First off on February 4th in Turin, Italy, Bessmertny will face Gago Drago at the annual Thai Boxe Mania event. Even though Drago probably isn't the best opponent he's faced, he is the most high profile one, stemming from his K-1 days. A win over Drago would definitely garner Bessmertny some more interest from fans. I think it's a pretty favorable match-up for the Belarussian. Roberto Cocco vs. Artur Kyshenko also takes place on this card.

Next, he'll fight the Italian fighter Fabio Sicilliani in Milan on the Oktagon-Fight Code card that features Giorgio Petrosyan vs. Artur Kyshenko on March 24th. It's definitely a short turn-around from his fight in February, but he's shown he can do that this year when he beat Armen Petrosyan twice in a month's span and then won the Fight Code tournament under a month after. To me these two fights look like Yury Bessmertny will be kicking off 2012 with two straight wins.

 

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In the realm of Mixed Martial Arts, there are some clear levels, much like Dante Alighieri wrote in his epic La Divina Commedia (The Divine Comedy). For Dante, there was a clear progression as he toiled through the afterlife, he was first led through Hell, then he was led through Purgatory before finally having a glimpse at Heaven. If you wanted to compare it to MMA, the smaller, regional promotions are the veritable Hell. Low pay, bad attendance, poorly organized and promoted, but for most fighters, a necessity to move on to the “big leagues.” For many fighters, the biggest achievement is to be accepted into the UFC, to walk amongst the gods themselves beyond the steel gates of the Octagon. For fighters, the UFC is Heaven.

For a promotion like Strikeforce, though, there is a sense of being left-behind, like a middle child. Strikeforce finds itself not a containing the same rigors and lack of pay like the small minor leagues, but does not include the perks and the money that comes with fighting for the UFC. Instead, it is a virtual Purgatory for fighters. Fighters are left to reflect on their careers and see that they aren’t deemed as good enough to be called into the UFC, but are beyond the toiling in the reigional promotions.

Last night proved to be the first bigger Strikeforce event since the Showtime deal was re-negotiated, and something about the show did not come off as planned. On paper, the card was exciting and showed a lot of promise, but in execution it was a mess. If a fighter is competing within a promotion that stands on its own, there is something for them to achieve, but when the promotion is a feeder league with parallel divisions, the whole scope of the game changes. Part of what helped with Strikeforce’s charm was the attitude and identity of the promotion. It felt like a spiritual successor to some of the bigger Japanese events, with a focus on entertainment and promoting the fighters, not just the brand.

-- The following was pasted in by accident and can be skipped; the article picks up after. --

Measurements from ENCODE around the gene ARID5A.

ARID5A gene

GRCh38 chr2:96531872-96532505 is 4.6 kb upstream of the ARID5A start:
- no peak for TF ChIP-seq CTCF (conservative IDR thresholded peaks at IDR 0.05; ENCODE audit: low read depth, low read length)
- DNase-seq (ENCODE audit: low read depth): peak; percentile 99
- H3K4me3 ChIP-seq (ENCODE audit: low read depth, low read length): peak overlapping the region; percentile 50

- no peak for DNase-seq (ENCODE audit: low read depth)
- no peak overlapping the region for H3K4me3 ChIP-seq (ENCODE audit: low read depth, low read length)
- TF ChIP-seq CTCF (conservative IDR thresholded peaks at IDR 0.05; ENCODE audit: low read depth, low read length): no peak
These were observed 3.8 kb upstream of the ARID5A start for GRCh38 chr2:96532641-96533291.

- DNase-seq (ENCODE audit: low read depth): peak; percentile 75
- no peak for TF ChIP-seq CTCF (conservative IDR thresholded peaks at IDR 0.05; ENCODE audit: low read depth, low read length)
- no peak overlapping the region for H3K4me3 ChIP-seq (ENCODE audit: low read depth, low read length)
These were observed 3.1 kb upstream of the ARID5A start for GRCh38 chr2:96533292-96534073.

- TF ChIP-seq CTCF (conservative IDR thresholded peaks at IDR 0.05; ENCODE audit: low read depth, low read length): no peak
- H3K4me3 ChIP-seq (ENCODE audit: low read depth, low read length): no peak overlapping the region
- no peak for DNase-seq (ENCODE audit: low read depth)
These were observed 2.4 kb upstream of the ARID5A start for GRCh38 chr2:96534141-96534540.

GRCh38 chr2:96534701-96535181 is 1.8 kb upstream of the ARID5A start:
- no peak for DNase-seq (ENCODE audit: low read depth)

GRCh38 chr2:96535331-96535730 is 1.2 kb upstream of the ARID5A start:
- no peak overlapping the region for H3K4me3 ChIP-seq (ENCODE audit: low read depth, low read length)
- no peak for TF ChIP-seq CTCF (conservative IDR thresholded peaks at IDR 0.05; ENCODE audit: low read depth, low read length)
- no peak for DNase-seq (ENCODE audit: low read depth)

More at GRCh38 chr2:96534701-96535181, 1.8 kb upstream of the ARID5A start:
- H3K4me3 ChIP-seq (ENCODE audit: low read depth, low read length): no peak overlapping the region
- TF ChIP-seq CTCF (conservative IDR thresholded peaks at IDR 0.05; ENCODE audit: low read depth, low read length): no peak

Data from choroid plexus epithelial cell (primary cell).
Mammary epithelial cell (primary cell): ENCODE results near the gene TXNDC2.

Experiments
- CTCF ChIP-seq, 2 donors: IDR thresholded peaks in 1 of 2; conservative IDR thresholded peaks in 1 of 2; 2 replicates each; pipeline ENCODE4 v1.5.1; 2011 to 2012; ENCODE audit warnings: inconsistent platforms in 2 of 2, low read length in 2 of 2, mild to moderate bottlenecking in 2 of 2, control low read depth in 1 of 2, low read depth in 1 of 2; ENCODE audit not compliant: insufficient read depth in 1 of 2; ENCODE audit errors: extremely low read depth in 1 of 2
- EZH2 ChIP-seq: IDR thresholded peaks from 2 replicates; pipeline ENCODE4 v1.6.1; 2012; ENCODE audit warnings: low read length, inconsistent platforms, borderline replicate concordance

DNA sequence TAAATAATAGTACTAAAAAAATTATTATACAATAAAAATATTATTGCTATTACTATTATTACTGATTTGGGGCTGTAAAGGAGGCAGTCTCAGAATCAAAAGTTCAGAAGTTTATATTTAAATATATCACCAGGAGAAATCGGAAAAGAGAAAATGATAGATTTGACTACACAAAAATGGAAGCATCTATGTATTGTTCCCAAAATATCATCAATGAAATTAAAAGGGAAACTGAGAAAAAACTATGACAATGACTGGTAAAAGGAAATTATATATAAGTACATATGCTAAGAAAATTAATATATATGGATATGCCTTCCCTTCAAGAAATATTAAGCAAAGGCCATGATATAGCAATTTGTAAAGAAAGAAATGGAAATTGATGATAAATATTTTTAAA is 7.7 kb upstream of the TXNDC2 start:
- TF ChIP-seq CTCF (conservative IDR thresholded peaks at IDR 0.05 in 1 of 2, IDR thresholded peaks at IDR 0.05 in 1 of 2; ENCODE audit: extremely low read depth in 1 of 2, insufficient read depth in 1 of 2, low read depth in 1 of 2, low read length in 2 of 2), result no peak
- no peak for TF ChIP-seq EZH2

Continue Reading about the Harrowing of Strikeforce... Add a comment

Buakaw Por Pramuk and Kem Sitsongpeenong walked away with comfortable decision wins to claim the Thai Fights Tournament prizes in their respective weight categories. A large crowd had gathered at the King Chulalonkgorn Monument Square hoping to see the Thais triumph and this time all went according to plan as neither Frank Giorgi nor Fabio Pinca was able to pull off the upset.

For foreign people Buakaw has long been seen as the face of Muay Thai and his reputation within Thailand is starting to soar as he appears on more televised fights here. Thai Fights pulled out all the stops for this show with an impressive display of pyrotechnics and some elaborate fighter entrances.

The main event was the final of the 70 kg tournament between Buakaw and Frank Giorgi. There was a certain sense of inevitability about the two times K-1 winner taking home another trophy and his Australian opponent seemed a bit daunted by the task of taking on a local legend on Thai soil.

Buakaw landed a left kick to Giorgi's head very early in the fight which didn't have enough power to drop the Challenger Muay Thai contestant but seemed to shake him up a little. From that point on it was a virtuoso performance from the Thai fighter punctuated with eye catching teeps to the face, hard punches to the body and head and some solid knees.

Knowing that he was well behind on the scorecard Giorgi came out swinging at the start of the third and final round but Buakaw was able to successfully keep him at bay with a series of teeps and sweeps before answering with some shots of his own.

The decision was not a difficult one for the judges who made Buakaw the second Thai fighter to win a Thai Fights tournament. The first had been crowned a few minutes previously when Kem comfortably outpointed Fabio Pinca.